6. Knowledge Management
Reports from Work Package 6: Please click on the report number to view
Report on short course on knowledge management for fisheries and on fisheries livelihoods
Understanding the implications of knowledge management for fisheries in Tamil Nadu and Puducherry
This Work Package focused on the challenges of building the capabilities of stakeholders to play the roles required of them in order to support the sustainable and economic development of the fisheries sector. A key activity was research into knowledge management in the fisheries sector, designed to raise awareness about the importance of information and knowledge in fisheries management and to identify ways that better knowledge management can improve the performance of the sector. The flow of information and influence was also analysed and conceptualized in the graphic below.
Discussions & research on knowledge management for fisheries under FIMSUL highlighted importance of this area for the future of fisheries and for successful fisheries management.
New knowledge – from stakeholders, institutions and researchers – needs to be generated, shared and used more effectively.
Knowledge governance needs to improve – the way in which knowledge and information moves between stakeholders in the sector, those who provide services to the sector and the institutions who make rules, policies and provide guidance for the sector as a whole.
Creating a more active demand for knowledge (from stakeholders, service providers and policy-makers) means developing more of a “knowledge culture” – where knowledge is freely available and accessible; and people value it.
In the future, if the sector is to be better managed and its performance improved, ensuring that knowledge is more readily available in appropriate forms and that mechanisms are in place to enable all stakeholders and institutions in the sector to make effective use of it, will be key.
Establishment of mechanisms that allow better interaction and exchange between fisheries stakeholders and concerned institutions is liable to provide an essential mechanism for improved knowledge exchange.
The case study carried out at the Tamil Nadu Department of Fisheries helped to understand and illustrate these points.
The fisheries department currently has two major thrusts - increasing production and uplifting fishers by welfare measures. Performance is based on fishery production targets and beneficiary numbers and amounts disbursed for welfare schemes; success of a scheme is measured more by its demand rather than analysing whether it meets requirements or has made a difference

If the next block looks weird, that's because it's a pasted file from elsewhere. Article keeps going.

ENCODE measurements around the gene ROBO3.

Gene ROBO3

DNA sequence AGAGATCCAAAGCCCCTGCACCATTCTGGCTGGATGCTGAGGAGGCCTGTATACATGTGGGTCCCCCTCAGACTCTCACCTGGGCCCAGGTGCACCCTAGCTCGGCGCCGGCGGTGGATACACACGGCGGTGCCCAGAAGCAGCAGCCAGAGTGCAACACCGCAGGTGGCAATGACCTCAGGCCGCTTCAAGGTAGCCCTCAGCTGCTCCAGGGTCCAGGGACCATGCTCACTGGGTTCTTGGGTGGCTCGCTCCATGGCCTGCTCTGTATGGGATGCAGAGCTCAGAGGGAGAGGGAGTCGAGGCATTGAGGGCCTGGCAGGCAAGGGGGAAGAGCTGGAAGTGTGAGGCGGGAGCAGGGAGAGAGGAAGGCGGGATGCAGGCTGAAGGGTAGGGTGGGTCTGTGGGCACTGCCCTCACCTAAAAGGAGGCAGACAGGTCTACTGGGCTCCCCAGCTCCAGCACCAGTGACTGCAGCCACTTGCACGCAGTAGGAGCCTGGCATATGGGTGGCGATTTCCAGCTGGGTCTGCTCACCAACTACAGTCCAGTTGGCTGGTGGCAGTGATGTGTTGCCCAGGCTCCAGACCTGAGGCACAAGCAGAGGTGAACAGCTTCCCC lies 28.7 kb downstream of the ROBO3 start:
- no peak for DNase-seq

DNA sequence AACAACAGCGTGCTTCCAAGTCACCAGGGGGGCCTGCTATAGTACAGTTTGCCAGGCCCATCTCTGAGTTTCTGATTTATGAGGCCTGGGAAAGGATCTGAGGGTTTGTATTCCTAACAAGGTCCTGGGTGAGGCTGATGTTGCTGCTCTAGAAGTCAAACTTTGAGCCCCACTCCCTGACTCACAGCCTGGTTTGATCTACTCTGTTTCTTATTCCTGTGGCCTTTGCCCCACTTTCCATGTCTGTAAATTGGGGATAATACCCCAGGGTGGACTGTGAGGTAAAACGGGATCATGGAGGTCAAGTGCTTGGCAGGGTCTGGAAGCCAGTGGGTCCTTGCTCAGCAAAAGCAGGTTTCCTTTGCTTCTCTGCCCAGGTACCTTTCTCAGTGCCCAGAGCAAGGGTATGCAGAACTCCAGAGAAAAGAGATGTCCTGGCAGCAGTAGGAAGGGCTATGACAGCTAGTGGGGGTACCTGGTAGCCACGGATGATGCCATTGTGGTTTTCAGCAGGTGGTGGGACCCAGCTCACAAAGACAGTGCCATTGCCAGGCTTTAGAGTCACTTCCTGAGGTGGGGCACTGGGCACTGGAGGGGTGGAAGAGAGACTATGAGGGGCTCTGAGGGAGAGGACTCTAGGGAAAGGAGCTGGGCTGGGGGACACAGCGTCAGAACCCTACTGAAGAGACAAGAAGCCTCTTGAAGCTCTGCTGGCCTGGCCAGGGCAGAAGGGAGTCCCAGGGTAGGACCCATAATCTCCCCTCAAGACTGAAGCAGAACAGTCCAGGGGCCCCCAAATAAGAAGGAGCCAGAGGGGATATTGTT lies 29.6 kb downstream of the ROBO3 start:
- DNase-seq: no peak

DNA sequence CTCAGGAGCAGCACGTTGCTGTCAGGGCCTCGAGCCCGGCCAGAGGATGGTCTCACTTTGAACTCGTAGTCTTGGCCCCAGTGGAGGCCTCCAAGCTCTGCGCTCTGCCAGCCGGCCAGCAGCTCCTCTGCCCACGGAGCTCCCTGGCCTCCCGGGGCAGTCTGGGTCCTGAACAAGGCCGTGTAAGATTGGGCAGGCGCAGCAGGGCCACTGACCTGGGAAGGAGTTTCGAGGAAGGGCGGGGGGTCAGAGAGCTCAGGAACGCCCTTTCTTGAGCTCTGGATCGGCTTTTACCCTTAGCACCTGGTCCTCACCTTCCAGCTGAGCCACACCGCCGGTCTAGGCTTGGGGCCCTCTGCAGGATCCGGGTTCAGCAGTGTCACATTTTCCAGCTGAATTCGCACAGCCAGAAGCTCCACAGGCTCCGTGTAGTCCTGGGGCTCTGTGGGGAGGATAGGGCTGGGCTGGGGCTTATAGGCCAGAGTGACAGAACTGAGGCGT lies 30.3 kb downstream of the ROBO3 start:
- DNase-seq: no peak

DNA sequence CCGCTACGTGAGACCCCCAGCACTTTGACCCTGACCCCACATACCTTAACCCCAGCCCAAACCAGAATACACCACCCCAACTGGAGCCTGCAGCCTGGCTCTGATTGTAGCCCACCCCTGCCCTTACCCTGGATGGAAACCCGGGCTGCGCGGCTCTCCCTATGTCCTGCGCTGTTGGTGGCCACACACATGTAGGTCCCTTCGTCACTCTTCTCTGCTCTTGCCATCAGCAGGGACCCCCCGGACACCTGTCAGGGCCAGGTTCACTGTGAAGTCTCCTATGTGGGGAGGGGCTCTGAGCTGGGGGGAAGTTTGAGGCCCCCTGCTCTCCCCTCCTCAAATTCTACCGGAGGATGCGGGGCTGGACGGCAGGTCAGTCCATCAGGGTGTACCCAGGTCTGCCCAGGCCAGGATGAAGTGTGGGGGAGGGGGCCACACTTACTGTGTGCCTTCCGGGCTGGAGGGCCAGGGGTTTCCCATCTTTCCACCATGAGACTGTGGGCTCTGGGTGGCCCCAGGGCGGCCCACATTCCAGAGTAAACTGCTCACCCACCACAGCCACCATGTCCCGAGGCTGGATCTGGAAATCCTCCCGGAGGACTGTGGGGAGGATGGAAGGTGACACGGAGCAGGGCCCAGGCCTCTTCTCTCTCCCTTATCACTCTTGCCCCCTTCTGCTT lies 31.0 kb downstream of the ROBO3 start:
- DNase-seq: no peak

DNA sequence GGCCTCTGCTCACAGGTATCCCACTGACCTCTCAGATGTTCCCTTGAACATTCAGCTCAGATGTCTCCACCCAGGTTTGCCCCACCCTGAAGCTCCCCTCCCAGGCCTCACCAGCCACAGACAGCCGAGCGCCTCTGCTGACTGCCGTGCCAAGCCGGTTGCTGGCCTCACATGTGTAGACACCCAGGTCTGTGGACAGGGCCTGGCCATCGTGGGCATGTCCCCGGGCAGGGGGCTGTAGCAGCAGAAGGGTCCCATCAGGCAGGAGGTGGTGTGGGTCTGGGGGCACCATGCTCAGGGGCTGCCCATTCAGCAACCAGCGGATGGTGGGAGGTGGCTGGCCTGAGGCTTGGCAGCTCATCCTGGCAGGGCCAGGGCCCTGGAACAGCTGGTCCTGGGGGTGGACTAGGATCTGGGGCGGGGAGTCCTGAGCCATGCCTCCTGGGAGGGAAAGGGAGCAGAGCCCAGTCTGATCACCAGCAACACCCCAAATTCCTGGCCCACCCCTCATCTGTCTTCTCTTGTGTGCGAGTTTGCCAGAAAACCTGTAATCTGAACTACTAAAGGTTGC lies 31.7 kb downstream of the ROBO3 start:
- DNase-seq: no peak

Data on catch is regularly collected but is not fully used to inform decision and policy-making.
Demand for other, diverse forms of information is limited.
7.2 Strengths of the Department
Dates back to 1907, strong foundations, potentially excellent library
Staff trained on all aspects of the fisheries sector; Staff training institute
A separate research department although its’ activities are currently limited
Mid and senior staff meet regularly though it is more for reviewing progress of schemes
Annual reports with extensive data, Department census provides additional data
A neat website with reasonable details that can be quickly accessed
Insufficient staff leading to overload, lack of time to update knowledge
Decision making through fairly rigid bureaucratic hierarchical lines
Influence from stakeholders more for current schemes rather than to shape future strategies. No formal mechanisms to include stakeholder requirements / feedback
There are weak incentives for communication and weak emphasis on validation and analysis; high reliance on implicit knowledge and consequent doubts regarding the quality of data and information available
The scope of data and information collected is very limited and is determined by policy priorities of production, technical development and welfare schemes.
An absence of influence from the DoF in the research and other activities of other departments/ institutions and limited access to the information collected by others.
There are no (apparent) incentives / opportunities for learning & understanding about newer threats to the fishing sector and the challenge of facilitating and catalysing change and improved management in the sector.
Enhance the information flow system by restructuring the Research department at the DoF to function as the Knowledge Management Division
1) Position the library and the statistics division as two additional arms
The library’s portfolio to be expanded to include an e-repository
An e-news bulletin on fisheries to be produced and circulated to all staff
Regulation updating of the website to reflect current activities
2) Improving the Demand for Knowledge in terms of breadth and clarity
Improving the articulation of current policy objectives and DoF services
a) Statistics wing to ensure data collection, validation and analysis of data collected from the field
b) Create a process to ensure the use of this knowledge in making the decisions required to meet various objectives defined in the policy notes
3) Improving the Capacity of the DoF Staff to Assimilate, Understand and Respond to Information
Staff training college to offer quality improvement programmes in Project Management and Planning, Time Management and ensuring computer literacy
Modifying Staff diaries to include reflections on lessons learnt and new ideas;
Supporting staff exchanges and study tours;
Staff focus groups to work through particular issues
Platforms for formal and regular interaction of stakeholders with the DoF
E groups with wider participation
4) Proactive interactions with other line departments and institutions
Ensuring that all meetings with other departments are well participated with articulations supported by real-time data
Influencing fisheries related research and developing a more active partnership with research and academic institutions